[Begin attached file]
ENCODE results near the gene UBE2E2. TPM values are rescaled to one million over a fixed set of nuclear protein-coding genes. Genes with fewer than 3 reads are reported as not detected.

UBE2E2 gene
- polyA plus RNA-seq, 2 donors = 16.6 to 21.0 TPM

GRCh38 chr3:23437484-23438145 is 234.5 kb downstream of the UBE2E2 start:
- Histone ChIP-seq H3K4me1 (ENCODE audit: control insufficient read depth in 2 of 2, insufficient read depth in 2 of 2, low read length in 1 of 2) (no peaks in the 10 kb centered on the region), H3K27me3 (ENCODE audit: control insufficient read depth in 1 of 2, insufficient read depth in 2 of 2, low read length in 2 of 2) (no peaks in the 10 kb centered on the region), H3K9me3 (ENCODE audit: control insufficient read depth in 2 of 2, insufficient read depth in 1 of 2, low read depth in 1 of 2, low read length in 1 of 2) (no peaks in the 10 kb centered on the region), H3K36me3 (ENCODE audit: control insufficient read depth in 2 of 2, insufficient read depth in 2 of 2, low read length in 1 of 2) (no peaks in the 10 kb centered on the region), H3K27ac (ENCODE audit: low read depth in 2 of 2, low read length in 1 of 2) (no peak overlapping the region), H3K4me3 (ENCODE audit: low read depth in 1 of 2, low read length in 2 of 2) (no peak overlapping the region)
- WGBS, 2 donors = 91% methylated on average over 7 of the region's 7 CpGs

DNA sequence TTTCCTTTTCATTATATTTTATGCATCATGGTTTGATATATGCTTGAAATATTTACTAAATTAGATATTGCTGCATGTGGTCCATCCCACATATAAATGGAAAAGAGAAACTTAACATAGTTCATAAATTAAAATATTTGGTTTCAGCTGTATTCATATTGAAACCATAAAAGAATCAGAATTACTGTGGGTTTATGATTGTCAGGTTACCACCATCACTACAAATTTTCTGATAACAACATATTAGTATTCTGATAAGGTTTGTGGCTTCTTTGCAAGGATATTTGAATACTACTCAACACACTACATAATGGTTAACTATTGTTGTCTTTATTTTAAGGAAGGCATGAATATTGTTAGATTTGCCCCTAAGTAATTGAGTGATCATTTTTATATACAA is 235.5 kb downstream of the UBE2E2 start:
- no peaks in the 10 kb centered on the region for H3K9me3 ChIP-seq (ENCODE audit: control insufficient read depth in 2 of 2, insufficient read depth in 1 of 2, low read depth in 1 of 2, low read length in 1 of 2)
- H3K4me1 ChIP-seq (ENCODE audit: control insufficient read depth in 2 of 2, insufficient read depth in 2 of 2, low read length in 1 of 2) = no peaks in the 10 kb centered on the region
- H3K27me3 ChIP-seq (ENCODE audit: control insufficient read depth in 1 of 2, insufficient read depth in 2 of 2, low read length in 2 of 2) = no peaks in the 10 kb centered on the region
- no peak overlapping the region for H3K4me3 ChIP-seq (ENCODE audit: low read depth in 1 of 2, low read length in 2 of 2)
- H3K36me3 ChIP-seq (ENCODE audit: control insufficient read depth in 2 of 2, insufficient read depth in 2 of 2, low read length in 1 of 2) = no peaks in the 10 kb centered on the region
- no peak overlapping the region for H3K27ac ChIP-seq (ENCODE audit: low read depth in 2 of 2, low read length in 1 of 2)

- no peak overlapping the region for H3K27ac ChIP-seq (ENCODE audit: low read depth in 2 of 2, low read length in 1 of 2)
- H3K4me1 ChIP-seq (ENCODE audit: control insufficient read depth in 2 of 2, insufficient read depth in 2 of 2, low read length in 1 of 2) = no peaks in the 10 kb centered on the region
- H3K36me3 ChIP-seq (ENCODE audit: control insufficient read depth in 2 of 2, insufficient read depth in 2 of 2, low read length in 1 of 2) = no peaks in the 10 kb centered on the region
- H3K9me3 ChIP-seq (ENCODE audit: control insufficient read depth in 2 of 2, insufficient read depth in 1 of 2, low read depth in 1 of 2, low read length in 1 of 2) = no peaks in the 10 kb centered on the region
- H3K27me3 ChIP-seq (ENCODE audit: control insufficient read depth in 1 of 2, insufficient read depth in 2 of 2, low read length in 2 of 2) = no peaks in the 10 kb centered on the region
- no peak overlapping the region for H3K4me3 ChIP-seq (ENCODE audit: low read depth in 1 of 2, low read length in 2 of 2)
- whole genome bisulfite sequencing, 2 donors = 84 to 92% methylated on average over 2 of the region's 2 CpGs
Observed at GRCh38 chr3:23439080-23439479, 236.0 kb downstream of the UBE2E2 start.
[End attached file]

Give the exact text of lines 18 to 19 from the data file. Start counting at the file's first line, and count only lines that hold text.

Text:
- H3K27me3 ChIP-seq (ENCODE audit: control insufficient read depth in 1 of 2, insufficient read depth in 2 of 2, low read length in 2 of 2) = no peaks in the 10 kb centered on the region
- no peak overlapping the region for H3K4me3 ChIP-seq (ENCODE audit: low read depth in 1 of 2, low read length in 2 of 2)